Academic journal article New Zealand Journal of Employment Relations (Online)

Pay Equity and Equal Employment Opportunity in New Zealand: Developments 2006/2008 and Evaluation

Academic journal article New Zealand Journal of Employment Relations (Online)

Pay Equity and Equal Employment Opportunity in New Zealand: Developments 2006/2008 and Evaluation

Article excerpt

Abstract

This paper is the third in a series of papers updating developments relating to pay equity and EEO and evaluating their impact. As with the previous papers, it focuses primarily on gender, but also discusses the overall situation and touches on issues related to ethnicity, age and disability. In the last two years, the broad public sector, assisted by the Pay and Employment Equity Unit in the Department of Labour, has made significant progress in reporting on gender issues in most departments and in some parts of the public health and education sector, but practical action to reduce remaining gender pay gaps is a slow process. This paper will discuss these public sector processes and also the private sector situation in the context of a period where women have surpassed men in terms of education outcomes, therefore, the need for vigilance around women's position in the labour market is increasingly questioned. With respect to ethnicity, despite non-discrimination legislation, there is substantial evidence of problems encountered by many immigrants entering the labour market. The paper will examine recent evidence on discrimination on the basis of ethnicity, age, disability and reports/recommendations for its elimination.

Introduction

This paper is the third in a series of papers updating developments relating to pay equity and Equal Employment Opportunity (EEO) and evaluating their impact. The 2006 paper concluded that reductions in gender and ethnic inequality in educational and other human capital acquisition have occurred partly from government action, however, partly in spite of it, they were likely to continue, given social change, pressure from the groups previously denied equal access, and the economic imperatives to use all our labour resources fully (see Hyman, 2006). These factors (i.e. government action, social change, etc) were assessed to be of greater significance than legal requirements and policy initiatives towards employment equity (Hyman, 2008). These predictions were close to the mark, however, current world economic, financial, and credit turmoil makes ongoing progress more uncertain. This paper examines and evaluates developments in pay equity and EEO in the last two years. It focuses mainly on gender issues but also touches on other dimensions of EEO, including age, disability and ethnicity.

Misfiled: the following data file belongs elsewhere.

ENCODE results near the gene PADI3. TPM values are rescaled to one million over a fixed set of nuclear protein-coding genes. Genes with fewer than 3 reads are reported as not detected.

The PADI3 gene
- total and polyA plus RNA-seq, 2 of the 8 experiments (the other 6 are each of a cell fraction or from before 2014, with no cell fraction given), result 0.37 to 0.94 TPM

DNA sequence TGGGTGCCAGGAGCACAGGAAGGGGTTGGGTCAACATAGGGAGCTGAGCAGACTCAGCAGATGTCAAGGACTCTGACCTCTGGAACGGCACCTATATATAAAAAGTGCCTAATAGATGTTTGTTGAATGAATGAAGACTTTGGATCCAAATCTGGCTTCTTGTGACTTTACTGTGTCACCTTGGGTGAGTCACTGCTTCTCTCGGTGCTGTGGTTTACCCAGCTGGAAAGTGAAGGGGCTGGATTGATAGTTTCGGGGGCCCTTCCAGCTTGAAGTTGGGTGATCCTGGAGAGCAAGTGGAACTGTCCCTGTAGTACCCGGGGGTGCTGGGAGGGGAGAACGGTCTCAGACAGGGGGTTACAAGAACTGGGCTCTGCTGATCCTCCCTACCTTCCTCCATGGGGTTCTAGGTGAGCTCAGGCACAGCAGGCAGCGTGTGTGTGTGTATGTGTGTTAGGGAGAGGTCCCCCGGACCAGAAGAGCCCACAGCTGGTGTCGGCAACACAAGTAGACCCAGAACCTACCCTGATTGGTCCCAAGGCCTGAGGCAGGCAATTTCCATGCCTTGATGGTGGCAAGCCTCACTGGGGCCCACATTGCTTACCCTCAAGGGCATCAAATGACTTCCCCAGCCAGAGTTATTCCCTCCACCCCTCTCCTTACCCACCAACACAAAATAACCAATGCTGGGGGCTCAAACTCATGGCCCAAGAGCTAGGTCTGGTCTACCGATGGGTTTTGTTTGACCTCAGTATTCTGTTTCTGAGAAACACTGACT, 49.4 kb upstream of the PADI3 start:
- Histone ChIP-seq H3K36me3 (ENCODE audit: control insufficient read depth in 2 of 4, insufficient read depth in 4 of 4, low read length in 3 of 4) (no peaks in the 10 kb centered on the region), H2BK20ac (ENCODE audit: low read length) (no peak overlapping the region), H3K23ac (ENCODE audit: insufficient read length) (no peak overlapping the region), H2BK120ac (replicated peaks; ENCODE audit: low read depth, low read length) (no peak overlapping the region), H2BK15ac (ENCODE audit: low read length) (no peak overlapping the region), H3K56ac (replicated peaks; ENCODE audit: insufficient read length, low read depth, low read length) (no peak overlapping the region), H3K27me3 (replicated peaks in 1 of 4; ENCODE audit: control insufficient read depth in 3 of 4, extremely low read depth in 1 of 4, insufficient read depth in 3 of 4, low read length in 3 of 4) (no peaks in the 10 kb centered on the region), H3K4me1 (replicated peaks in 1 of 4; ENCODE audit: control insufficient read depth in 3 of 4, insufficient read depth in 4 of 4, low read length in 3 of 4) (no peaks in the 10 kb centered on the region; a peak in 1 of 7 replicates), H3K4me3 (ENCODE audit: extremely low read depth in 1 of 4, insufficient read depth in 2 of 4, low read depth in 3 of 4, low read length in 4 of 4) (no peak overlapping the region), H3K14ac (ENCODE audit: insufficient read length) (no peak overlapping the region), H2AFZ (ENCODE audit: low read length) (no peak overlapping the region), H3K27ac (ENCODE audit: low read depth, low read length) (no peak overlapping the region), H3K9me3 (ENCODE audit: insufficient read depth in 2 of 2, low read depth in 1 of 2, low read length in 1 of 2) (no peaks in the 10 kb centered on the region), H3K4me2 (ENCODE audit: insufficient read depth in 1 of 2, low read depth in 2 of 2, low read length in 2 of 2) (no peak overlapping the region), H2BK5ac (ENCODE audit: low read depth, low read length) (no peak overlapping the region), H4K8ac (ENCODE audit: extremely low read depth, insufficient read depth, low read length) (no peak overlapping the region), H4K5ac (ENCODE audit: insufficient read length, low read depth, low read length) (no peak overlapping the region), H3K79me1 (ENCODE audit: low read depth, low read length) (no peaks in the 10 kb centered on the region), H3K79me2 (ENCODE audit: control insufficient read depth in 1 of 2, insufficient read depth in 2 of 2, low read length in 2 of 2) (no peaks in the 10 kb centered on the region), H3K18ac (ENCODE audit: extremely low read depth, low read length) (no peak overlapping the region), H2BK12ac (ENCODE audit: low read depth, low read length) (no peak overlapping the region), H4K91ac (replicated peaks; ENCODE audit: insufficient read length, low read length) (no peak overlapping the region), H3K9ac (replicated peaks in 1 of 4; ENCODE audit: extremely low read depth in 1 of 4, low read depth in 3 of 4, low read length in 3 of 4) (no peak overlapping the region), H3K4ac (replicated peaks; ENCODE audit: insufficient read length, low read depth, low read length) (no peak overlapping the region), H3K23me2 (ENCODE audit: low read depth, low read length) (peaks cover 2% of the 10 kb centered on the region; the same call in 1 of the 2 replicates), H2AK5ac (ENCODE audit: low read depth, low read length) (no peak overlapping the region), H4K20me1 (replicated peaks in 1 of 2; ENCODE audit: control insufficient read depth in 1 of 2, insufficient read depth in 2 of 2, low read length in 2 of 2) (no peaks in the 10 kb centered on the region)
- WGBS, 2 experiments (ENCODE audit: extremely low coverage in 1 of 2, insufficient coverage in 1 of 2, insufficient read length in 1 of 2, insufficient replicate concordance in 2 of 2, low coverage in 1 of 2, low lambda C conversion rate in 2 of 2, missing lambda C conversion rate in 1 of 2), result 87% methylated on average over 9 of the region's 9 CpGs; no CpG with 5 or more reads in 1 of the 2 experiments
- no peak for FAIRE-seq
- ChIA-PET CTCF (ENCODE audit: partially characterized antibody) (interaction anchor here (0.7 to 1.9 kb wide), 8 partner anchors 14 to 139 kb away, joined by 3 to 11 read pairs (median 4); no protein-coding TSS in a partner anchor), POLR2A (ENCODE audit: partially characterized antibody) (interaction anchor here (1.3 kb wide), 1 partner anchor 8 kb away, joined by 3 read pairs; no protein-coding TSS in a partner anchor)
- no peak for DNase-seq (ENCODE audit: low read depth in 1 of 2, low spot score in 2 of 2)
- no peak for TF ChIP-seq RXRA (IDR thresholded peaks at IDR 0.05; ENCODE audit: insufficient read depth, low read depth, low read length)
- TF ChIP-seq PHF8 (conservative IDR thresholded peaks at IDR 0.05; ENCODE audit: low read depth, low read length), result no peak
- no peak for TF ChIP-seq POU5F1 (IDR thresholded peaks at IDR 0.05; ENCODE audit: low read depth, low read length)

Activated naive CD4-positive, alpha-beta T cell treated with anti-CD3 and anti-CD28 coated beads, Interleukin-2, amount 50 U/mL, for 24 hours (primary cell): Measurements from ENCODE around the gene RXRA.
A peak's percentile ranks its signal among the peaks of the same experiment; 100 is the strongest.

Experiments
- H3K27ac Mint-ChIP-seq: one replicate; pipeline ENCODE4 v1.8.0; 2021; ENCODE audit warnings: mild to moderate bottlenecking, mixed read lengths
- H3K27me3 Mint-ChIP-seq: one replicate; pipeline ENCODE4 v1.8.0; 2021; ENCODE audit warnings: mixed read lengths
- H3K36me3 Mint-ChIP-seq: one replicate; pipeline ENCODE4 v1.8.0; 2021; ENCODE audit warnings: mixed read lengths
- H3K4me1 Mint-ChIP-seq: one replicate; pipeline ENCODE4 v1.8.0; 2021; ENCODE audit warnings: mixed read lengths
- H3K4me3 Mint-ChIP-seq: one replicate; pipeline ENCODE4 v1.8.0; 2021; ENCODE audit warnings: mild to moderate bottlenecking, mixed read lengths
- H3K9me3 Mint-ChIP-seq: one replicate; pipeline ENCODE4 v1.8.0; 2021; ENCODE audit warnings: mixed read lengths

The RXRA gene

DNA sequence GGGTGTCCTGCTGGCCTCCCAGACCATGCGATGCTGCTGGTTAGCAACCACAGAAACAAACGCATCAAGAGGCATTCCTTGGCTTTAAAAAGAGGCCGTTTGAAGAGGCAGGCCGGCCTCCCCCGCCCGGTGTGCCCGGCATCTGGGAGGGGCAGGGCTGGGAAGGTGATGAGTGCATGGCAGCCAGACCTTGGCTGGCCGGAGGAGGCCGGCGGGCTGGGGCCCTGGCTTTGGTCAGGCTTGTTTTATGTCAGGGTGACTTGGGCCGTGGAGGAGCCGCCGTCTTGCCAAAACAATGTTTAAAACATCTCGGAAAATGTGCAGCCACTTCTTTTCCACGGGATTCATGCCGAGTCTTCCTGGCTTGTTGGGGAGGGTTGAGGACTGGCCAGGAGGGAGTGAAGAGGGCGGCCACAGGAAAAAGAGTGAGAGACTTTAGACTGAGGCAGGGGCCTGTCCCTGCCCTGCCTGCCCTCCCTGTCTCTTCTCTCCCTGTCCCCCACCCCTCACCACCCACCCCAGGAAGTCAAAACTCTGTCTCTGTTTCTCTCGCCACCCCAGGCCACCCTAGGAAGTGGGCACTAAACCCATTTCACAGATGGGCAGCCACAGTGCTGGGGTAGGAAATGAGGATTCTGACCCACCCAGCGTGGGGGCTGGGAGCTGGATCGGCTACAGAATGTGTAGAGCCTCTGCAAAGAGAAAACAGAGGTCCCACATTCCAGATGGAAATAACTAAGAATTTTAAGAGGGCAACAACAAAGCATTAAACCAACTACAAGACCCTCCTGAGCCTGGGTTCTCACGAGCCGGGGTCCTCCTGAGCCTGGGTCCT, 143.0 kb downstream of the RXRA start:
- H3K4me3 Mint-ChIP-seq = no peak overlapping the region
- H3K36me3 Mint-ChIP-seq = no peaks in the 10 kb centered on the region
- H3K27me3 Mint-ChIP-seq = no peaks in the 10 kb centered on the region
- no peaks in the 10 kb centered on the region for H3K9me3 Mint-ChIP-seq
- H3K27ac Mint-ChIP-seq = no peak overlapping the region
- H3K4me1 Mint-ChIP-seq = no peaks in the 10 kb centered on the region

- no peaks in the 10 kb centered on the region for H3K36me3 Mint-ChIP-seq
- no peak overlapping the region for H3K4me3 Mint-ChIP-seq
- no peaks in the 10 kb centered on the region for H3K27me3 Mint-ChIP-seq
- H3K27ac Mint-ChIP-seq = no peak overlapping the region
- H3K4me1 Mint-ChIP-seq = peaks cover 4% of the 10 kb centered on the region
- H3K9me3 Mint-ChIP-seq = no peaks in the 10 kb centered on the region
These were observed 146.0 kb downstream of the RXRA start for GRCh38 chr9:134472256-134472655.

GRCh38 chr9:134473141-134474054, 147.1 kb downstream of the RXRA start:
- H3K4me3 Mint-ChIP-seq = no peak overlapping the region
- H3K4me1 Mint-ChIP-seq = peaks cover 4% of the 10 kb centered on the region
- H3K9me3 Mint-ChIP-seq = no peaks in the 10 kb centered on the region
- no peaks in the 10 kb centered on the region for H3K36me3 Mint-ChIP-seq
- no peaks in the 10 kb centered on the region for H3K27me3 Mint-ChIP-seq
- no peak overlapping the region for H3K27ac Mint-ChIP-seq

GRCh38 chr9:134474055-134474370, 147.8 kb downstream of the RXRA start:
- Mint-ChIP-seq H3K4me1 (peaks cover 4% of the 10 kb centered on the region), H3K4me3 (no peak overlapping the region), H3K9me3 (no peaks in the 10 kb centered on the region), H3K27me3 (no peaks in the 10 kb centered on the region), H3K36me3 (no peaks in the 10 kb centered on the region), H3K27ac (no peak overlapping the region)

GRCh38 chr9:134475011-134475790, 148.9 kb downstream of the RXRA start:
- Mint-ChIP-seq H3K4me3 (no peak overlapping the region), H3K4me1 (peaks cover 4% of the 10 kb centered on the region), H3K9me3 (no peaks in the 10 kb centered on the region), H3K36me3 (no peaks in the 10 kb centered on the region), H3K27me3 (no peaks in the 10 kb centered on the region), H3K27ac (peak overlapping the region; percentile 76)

Pay and Employment Equity (PEE) in the Broad Public Sector

The establishment and early work of the Department of Labour's Pay and Employment Equity Unit, in accordance with recommendations from the 2004 Taskforce on Pay & Employment Equity in the Public Service, Public Education and Public Health, was a major focus of my 2006 paper. Since then, Phase One of the work has been almost completed, with 35 of the 39 core public service organisations having finished their reviews. In the public health sector, 5 District Health Boards (DHBs) have completed reviews and others a validation process, leading to a Report and Response Plan which has gone to the Minister of Health. The public education sector is similarly placed with respect to schools and kindergartens. In Phase Two, local governments have started its reviews, with Gisborne District and Waitakere City Councils being the pioneers, together with three CRIs, while 14 polytechnics/institutes of technology and Te Wananga o Aotearoa are starting the tertiary education sector process and discussions are under way with universities. The Unit has provided tools and assistance to organisations undertaking reviews, with the processes streamlined and made more consistent, with a view to higher standards in later reviews. This was made possible through the development of the Pay and Employment Equity Analysis Tool (PEEAT), to help generate the relevant gender profiles from human resources data. The Unit's website, www.dol.govt.nz/services/PavAndEmplovmentEquity/index.asp, is extremely informative, with case studies of reviews from a number of departments, detail of the tools used, and a regular newsletter. …

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